Escherichia coli K1 is the leading cause of gram-negative bacterial meningitis in neonates. It is principally due to our limited understanding of the pathogenesis of this disease that the morbidity and mortality rates remain unacceptably high. To identify genes required for E. coli K1 penetration of the blood-brain barrier (BBB), we used the negative selection strategy of signature-tagged transposon mutagenesis (STM) to screen mutants for loss or decreased invasion of human brain microvascular endothelial cells (HBMEC) which comprise the BBB. A total of 3,360 insertion mutants of E. coli K1 were screened, and potential HBMEC invasion mutants were subjected to a secondary invasion screen. Those mutants that failed to pass the serial invasion screens were then tested individually. Seven prototrophic mutants were found to exhibit significantly decreased invasive ability in HBMEC. We identified traJ and five previously uncharacterized loci whose gene products are necessary for HBMEC invasion by E. coli K1. In addition, cnf1, a gene previously shown to play a role in bacterial invasion, was identified. More importantly, a traJ mutant was attenuated in penetration of the BBB in the neonatal rat model of experimental hematogenous meningitis. This is the first in vivo demonstration that traJ is involved in the pathogenesis of E. coli K1 meningitis.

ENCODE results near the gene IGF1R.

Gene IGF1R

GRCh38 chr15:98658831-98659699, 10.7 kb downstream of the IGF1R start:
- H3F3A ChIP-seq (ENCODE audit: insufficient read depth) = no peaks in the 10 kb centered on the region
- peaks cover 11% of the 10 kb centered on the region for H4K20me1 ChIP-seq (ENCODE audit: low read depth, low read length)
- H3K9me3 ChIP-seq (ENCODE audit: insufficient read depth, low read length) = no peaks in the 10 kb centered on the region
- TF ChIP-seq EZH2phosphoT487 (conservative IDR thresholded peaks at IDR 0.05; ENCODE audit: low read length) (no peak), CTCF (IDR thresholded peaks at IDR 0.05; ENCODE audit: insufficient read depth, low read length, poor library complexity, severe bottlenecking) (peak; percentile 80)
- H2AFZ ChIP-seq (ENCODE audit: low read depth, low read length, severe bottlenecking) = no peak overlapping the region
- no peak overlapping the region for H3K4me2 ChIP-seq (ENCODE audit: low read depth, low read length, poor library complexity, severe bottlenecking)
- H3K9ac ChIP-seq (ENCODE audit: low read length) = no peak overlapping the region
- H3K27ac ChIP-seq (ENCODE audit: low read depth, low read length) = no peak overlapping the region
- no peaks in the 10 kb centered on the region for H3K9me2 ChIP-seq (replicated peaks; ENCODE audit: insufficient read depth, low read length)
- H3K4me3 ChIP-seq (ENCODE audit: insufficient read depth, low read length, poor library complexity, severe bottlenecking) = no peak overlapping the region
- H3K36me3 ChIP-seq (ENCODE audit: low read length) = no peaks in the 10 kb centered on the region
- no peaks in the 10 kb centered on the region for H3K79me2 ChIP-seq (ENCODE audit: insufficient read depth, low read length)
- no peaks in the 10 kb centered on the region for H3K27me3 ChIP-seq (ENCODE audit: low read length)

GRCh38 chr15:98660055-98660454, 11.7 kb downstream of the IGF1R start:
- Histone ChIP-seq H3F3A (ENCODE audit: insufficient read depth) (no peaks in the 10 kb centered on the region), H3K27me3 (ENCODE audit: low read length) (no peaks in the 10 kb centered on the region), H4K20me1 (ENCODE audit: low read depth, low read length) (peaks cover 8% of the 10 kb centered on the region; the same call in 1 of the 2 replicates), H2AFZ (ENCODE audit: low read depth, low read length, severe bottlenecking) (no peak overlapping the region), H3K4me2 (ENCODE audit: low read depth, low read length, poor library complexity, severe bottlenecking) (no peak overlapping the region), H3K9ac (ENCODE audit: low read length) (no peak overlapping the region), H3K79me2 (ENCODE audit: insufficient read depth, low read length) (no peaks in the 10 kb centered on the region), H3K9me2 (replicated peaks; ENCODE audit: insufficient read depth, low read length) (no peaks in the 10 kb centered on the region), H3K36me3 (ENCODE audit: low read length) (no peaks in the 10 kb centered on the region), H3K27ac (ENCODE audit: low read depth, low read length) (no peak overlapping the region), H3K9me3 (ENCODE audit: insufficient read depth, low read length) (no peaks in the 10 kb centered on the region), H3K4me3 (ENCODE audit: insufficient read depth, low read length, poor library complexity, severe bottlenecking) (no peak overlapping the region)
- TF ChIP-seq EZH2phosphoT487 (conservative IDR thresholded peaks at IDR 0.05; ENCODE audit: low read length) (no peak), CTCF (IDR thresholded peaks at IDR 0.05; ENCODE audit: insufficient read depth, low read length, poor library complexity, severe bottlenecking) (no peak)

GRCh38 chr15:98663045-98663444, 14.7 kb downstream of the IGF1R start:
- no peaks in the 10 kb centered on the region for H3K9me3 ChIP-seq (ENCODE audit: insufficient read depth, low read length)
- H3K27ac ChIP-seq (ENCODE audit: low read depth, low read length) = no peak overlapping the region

ASJC Scopus subject areas
- Infectious Diseases